10 signs you’ve been coding too much for too long

If you’re doing one or more of these things, it might be time to step away from the IDE and take a break

A man sitting as his computer in a dark office looking at the screen intensely.

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Programmers, as you might expect, love to write code. They can occasionally work pretty long hours slinging code when deadlines are looming, if they get engrossed in a personal project or whenever they get “in the zone.” In general, that’s a good thing, since that’s what they love to do. However, like anything else, you can overdo it and spend a little too long programming which can begin to have strange effects on your life away from the keyboard. Use the arrows above to see 10 signs that you’ve probably been coding too much for too long that other programmers have shared on discussion forums and remember, as they say, moderation in all things.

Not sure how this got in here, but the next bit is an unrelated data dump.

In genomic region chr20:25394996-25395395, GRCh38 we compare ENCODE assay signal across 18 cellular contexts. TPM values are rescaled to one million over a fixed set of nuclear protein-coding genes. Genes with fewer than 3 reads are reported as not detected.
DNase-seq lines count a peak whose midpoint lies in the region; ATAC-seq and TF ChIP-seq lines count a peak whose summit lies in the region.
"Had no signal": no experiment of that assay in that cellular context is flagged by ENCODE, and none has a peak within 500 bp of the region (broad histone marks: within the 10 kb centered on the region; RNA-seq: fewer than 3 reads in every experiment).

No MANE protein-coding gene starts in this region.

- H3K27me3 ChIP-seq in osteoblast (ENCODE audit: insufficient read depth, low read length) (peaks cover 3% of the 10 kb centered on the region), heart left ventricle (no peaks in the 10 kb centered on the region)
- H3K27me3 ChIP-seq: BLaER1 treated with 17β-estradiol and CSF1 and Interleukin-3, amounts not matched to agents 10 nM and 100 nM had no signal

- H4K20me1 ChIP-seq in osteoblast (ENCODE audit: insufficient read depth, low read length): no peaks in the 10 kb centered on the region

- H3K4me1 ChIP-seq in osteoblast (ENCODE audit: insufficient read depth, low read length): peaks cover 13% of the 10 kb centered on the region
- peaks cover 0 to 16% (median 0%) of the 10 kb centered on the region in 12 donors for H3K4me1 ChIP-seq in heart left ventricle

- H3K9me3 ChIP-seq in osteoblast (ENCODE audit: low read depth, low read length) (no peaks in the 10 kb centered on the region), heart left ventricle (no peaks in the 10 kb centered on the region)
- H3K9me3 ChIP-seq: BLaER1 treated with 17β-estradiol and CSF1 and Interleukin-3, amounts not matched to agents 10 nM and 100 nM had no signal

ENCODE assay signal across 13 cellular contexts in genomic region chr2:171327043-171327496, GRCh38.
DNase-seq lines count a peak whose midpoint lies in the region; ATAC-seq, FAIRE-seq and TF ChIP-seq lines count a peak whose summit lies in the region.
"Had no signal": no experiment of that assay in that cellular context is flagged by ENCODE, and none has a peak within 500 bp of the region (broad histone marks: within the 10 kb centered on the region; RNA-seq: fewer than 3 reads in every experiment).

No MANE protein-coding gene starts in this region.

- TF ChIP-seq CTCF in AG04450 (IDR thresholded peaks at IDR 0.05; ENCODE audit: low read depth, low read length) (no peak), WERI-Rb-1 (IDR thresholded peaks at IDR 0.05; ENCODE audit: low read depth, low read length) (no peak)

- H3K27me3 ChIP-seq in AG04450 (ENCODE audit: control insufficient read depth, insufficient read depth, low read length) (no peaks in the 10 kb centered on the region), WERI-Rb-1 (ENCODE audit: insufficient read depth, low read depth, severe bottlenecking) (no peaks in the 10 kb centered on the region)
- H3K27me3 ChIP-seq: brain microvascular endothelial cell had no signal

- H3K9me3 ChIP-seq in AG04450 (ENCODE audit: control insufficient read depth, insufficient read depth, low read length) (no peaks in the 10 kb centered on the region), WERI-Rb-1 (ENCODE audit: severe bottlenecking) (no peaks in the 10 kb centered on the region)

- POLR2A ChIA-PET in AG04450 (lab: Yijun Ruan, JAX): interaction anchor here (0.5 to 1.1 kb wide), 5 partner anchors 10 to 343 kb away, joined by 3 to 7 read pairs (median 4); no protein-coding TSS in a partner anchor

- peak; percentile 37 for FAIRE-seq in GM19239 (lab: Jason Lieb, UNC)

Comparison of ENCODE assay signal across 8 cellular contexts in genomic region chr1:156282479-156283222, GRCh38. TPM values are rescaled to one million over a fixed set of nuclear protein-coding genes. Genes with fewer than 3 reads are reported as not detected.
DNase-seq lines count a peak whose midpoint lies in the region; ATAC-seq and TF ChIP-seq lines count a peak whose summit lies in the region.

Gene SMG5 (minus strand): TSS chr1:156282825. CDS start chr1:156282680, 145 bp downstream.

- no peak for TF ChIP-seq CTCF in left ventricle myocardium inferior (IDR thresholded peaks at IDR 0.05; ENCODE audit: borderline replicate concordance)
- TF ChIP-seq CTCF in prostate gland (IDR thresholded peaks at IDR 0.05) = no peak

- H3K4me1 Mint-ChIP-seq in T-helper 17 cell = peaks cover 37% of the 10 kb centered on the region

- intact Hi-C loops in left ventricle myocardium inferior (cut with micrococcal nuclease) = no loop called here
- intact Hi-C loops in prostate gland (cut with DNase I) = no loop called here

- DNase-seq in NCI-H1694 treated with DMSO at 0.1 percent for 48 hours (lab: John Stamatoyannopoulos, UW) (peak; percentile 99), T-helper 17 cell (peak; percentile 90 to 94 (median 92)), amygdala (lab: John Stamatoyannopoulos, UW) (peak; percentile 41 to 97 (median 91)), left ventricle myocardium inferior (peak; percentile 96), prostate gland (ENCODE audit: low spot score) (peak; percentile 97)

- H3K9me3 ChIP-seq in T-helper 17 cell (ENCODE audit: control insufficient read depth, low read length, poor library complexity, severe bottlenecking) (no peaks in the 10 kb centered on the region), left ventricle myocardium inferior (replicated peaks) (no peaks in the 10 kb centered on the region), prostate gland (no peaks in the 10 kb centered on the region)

See also:

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Exposing the source: 16 pieces of classic software whose code is now accessible

If this then that: 9 programing skills and the jobs they could lead to

Got coder’s block? Here are 12 real-world methods for breaking on through

Superclass: 14 of the world’s best living programmers

A man showering.

You can’t stop thinking about code

You know you’ve been coding too long when your brain starts to insert thoughts of code at all the wrong times and in all the wrong places.

“When you dream in code.” Joachim van de Haterd

“When you start texting in code.” Alafazam Khan

“When you start debugging in your dreams.” Muzaffar Ali

“when you think about coding while showering” Pete Pirasis

A man at a computer with sunlight on his face; he looks to be in pain from the sun.

You really lose track of time

You know you’ve been coding too long when you’re no longer aware of the time of day or the fact that there even is a time of day.

“When I look out the window and see the sunrise.” Sam Couch

“To you, there is no difference between night and day. You don't even know what it is.” agentSmith